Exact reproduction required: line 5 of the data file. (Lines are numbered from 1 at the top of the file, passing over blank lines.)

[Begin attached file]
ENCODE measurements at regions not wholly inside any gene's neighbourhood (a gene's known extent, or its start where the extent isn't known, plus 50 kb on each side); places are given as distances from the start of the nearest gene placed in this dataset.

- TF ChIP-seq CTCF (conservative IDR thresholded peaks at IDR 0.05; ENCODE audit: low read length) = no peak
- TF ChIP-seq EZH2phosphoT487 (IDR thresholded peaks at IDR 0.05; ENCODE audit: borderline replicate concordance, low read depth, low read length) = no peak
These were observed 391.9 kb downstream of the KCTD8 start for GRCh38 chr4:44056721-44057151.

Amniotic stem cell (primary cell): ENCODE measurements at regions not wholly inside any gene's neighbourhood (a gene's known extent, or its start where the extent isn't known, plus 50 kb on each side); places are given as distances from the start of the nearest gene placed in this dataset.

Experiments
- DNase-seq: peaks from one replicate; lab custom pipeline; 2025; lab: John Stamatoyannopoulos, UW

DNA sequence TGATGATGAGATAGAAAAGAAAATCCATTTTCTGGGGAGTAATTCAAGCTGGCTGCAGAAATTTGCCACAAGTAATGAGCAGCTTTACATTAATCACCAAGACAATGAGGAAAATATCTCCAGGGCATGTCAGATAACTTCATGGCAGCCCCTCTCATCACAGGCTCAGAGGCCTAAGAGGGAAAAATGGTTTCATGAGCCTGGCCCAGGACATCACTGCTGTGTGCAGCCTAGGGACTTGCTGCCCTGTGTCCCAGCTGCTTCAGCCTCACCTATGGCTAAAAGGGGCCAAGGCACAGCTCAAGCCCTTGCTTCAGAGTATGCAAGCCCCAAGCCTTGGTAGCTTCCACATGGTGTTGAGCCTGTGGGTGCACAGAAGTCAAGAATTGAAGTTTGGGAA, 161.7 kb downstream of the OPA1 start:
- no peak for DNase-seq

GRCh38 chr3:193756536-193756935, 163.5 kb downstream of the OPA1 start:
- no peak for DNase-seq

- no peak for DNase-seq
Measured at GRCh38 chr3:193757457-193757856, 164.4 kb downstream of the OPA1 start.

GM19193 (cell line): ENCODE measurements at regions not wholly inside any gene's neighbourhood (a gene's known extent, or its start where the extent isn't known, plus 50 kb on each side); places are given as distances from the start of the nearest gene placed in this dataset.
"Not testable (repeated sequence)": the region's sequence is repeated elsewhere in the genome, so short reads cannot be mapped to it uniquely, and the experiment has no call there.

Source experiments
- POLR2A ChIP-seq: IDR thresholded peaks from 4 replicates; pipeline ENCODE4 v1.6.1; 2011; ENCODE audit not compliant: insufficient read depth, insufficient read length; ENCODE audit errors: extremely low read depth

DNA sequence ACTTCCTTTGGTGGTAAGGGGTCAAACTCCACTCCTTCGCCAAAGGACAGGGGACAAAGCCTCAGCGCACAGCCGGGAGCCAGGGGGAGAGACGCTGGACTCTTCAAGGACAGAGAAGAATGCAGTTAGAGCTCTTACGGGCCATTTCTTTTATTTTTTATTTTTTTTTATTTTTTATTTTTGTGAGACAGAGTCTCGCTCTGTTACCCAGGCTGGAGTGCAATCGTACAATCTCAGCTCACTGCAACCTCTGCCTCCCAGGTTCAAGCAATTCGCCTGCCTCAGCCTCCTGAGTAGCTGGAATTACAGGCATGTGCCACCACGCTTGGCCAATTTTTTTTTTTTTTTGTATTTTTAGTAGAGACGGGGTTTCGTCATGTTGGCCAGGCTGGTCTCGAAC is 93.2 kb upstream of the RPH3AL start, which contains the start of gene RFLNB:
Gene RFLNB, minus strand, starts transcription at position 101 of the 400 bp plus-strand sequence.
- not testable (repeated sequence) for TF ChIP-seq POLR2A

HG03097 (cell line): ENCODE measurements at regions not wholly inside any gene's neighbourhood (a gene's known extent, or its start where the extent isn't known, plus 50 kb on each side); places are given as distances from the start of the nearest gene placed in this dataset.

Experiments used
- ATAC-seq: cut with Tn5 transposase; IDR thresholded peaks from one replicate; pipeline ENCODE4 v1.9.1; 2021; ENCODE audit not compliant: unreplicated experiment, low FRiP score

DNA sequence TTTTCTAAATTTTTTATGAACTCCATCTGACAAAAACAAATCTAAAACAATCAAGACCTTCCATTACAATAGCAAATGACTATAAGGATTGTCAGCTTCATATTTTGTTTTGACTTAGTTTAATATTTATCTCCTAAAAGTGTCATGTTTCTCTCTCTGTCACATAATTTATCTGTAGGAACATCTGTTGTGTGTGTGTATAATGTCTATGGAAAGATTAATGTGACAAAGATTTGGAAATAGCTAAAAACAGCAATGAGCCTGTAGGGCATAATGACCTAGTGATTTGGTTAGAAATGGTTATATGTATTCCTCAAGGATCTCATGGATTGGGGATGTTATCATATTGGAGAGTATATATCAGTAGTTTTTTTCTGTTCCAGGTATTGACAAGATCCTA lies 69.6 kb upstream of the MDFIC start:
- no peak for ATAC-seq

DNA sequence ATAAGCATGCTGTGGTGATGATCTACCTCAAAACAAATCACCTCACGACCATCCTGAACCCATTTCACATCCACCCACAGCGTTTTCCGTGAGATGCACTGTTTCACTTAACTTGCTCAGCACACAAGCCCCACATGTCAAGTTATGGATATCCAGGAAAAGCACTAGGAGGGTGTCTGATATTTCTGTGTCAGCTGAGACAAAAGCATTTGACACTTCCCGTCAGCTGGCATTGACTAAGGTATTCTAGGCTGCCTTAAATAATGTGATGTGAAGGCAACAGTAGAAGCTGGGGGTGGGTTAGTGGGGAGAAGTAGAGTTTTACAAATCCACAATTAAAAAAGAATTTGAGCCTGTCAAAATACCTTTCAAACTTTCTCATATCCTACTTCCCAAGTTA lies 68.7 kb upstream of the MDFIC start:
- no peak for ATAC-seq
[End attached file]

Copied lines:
Amniotic stem cell (primary cell): ENCODE measurements at regions not wholly inside any gene's neighbourhood (a gene's known extent, or its start where the extent isn't known, plus 50 kb on each side); places are given as distances from the start of the nearest gene placed in this dataset.